Mr. HENRY. I think we ought to give the ladies all the time they


Mr. CARLIN. You may want to have something to say after reading the letter.

The CHAIRMAN. I understand you have until 10 minutes after 12, which is twelve minutes from now. I did not start this hearing until 10 minutes after 10, and I will, therefore, give you two full hours if you desire it.

Mr. HENRY. Is there any objection to having an afternoon session, Mr. Chairman?

The CHAIRMAN. I intended to inquire, a little after 12 o'clock, whether the house was going to take up the railroad bill, and if so, we would sit until one or half-past one and dispose of this matter to-day.

Mr. HENRY. I want these ladies to have all the time they wish. Mrs. KELLEY. We do not ask for any extension of time.

Mr. CARLIN. My view was that you at least ought to have an opportunity, if you desired it, to make a reply to these ladies, especially in view of the fact that every member of the committee no doubt has in his possession such a letter as I have handed to you, and for that reason, if you desired any extension of time, I should be in favor of your having such an extension.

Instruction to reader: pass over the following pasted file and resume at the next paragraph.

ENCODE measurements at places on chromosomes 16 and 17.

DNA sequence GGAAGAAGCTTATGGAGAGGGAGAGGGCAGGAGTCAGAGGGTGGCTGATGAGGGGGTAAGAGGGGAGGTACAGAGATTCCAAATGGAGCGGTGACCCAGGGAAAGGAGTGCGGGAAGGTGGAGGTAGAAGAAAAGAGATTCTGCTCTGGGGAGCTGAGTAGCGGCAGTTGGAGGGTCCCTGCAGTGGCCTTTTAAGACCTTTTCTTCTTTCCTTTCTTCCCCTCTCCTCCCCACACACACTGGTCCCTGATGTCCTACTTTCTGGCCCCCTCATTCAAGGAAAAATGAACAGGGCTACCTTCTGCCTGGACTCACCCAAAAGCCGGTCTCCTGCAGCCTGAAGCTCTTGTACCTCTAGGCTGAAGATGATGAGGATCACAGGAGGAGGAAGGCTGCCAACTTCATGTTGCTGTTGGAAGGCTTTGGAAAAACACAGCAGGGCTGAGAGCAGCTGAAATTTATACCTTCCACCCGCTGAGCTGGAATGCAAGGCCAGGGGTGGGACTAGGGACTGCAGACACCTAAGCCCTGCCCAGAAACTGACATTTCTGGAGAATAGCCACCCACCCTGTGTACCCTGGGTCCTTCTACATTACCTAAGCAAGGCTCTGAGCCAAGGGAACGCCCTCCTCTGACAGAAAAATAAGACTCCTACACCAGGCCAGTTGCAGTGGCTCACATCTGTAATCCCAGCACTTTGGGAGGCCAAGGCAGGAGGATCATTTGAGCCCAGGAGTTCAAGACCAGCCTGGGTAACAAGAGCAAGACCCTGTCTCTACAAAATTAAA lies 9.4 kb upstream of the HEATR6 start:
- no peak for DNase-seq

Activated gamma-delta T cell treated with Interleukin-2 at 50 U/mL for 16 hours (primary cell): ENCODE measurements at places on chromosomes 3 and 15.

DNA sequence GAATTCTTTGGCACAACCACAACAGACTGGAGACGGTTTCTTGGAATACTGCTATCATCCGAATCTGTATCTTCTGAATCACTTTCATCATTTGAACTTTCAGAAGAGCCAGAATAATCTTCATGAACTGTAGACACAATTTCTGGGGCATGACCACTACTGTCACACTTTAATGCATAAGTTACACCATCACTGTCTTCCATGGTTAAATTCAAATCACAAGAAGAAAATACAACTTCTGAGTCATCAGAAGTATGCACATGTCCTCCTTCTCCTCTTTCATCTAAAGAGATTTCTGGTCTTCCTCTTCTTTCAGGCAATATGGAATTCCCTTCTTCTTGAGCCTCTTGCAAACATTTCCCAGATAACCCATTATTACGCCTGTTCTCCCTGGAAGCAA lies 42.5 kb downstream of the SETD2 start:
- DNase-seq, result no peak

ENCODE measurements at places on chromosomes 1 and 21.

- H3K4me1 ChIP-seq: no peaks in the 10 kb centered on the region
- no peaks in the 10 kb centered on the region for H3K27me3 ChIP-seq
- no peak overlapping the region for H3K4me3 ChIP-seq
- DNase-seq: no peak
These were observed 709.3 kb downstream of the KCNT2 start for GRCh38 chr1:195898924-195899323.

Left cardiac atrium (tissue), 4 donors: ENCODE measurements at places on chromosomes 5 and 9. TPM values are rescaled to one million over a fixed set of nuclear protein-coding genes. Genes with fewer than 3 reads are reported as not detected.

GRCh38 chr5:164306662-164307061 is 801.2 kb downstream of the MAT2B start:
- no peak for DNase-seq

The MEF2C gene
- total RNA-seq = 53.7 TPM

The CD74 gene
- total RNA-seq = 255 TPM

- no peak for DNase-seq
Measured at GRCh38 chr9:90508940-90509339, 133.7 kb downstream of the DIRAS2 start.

Mr. CLAYTON. I would suggest that Mrs. Kelley take the letter with her and reply to it in a signed letter to the chairman.

Mr. CARLIN. I am willing to leave that with Mrs. Kelley. The point is this, these ladies are taking the affirmative side of this proposition and should have the concluding argument before the committee, but by some disarrangement they are to be answered without an opportunity to answer, but they ought to have the right to answer if they so desire.

The CHAIRMAN. The chairman would say that before beginning this session he proposed they should have the opening and closing, but they preferred that arguments should be made for the full two hours without interruption.